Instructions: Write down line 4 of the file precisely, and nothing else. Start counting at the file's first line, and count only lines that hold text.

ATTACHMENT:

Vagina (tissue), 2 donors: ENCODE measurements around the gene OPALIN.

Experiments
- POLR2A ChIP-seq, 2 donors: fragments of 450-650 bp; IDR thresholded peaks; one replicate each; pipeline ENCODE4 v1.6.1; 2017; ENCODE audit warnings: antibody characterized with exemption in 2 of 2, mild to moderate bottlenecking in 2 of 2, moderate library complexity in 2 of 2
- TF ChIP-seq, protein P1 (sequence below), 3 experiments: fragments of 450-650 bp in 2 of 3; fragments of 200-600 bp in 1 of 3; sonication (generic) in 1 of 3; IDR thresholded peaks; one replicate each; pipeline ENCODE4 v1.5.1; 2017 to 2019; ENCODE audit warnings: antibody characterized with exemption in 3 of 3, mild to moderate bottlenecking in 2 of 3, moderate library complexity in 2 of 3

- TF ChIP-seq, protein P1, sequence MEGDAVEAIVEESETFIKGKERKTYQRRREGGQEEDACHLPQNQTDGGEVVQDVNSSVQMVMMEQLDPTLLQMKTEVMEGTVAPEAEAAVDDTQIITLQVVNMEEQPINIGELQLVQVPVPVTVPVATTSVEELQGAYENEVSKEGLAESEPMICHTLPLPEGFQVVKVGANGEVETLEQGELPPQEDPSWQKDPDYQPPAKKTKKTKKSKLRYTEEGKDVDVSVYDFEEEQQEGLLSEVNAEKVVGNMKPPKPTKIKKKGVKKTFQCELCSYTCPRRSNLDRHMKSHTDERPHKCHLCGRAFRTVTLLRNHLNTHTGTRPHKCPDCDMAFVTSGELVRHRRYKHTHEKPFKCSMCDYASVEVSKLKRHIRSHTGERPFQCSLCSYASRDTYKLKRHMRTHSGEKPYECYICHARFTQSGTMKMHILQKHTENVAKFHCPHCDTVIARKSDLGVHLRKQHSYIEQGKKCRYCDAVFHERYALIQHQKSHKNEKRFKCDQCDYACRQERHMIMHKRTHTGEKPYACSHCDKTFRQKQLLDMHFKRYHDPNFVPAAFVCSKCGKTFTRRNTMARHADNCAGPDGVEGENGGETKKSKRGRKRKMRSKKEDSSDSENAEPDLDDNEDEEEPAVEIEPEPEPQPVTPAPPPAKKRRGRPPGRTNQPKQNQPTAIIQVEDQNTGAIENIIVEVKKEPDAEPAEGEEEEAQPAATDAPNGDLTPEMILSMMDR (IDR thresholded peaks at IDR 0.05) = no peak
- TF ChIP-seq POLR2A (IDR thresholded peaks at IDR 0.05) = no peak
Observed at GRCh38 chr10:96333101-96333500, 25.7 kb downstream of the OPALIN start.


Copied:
- TF ChIP-seq, protein P1 (sequence below), 3 experiments: fragments of 450-650 bp in 2 of 3; fragments of 200-600 bp in 1 of 3; sonication (generic) in 1 of 3; IDR thresholded peaks; one replicate each; pipeline ENCODE4 v1.5.1; 2017 to 2019; ENCODE audit warnings: antibody characterized with exemption in 3 of 3, mild to moderate bottlenecking in 2 of 3, moderate library complexity in 2 of 3